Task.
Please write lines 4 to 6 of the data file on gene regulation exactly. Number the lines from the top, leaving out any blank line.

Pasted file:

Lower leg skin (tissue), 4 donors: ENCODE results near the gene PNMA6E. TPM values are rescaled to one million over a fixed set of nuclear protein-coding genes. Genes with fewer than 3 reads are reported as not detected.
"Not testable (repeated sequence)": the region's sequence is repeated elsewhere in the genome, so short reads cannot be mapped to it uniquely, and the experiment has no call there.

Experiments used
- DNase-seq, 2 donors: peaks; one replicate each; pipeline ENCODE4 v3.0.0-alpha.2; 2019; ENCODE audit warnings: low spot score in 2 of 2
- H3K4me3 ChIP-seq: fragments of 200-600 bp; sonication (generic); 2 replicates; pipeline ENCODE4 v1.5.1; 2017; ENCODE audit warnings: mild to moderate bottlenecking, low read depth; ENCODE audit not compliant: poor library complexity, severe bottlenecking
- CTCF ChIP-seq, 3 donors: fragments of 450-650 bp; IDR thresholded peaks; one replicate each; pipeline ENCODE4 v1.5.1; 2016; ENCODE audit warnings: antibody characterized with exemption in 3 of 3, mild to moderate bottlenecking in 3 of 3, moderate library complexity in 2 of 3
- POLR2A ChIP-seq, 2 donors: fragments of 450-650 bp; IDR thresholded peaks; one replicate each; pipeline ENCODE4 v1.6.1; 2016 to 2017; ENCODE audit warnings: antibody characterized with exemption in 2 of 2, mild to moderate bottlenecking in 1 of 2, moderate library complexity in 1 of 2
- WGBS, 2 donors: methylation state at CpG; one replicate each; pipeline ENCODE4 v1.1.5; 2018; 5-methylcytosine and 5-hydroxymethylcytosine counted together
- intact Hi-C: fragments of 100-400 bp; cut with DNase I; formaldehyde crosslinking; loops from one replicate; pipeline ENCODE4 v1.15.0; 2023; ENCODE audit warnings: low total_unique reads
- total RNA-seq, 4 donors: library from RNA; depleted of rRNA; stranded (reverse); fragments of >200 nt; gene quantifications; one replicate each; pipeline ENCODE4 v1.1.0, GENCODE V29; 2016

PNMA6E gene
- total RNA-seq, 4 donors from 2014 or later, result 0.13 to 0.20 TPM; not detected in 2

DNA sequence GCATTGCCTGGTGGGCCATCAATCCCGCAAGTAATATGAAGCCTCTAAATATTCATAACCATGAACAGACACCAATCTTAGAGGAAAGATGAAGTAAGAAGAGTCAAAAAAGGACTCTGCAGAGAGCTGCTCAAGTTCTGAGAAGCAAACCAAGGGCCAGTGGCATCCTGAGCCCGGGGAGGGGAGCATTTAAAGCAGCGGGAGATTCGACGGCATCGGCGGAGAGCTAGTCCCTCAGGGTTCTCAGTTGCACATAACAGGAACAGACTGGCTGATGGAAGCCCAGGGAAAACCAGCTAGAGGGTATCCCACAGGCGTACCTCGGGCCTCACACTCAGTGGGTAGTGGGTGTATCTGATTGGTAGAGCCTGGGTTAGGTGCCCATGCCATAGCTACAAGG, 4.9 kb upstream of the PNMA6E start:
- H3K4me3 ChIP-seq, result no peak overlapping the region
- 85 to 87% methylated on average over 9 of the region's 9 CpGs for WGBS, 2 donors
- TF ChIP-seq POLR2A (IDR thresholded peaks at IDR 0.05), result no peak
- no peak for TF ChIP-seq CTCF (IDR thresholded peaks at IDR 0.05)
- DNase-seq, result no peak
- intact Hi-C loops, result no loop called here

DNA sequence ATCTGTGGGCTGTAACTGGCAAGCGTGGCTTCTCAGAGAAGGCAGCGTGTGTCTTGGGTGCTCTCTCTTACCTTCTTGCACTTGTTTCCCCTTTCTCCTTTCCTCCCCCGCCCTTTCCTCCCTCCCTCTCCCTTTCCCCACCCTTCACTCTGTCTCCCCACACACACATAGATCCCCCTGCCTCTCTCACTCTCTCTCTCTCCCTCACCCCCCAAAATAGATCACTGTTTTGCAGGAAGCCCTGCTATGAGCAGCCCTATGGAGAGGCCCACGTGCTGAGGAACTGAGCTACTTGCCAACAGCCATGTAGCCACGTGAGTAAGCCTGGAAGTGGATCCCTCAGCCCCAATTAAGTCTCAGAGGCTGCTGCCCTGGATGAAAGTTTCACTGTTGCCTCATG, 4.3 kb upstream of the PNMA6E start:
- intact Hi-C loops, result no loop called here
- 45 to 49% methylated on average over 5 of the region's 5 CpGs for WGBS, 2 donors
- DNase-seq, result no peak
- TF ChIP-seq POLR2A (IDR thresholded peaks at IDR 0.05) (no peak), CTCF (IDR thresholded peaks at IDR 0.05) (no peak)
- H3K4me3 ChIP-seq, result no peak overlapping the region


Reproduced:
- DNase-seq, 2 donors: peaks; one replicate each; pipeline ENCODE4 v3.0.0-alpha.2; 2019; ENCODE audit warnings: low spot score in 2 of 2
- H3K4me3 ChIP-seq: fragments of 200-600 bp; sonication (generic); 2 replicates; pipeline ENCODE4 v1.5.1; 2017; ENCODE audit warnings: mild to moderate bottlenecking, low read depth; ENCODE audit not compliant: poor library complexity, severe bottlenecking
- CTCF ChIP-seq, 3 donors: fragments of 450-650 bp; IDR thresholded peaks; one replicate each; pipeline ENCODE4 v1.5.1; 2016; ENCODE audit warnings: antibody characterized with exemption in 3 of 3, mild to moderate bottlenecking in 3 of 3, moderate library complexity in 2 of 3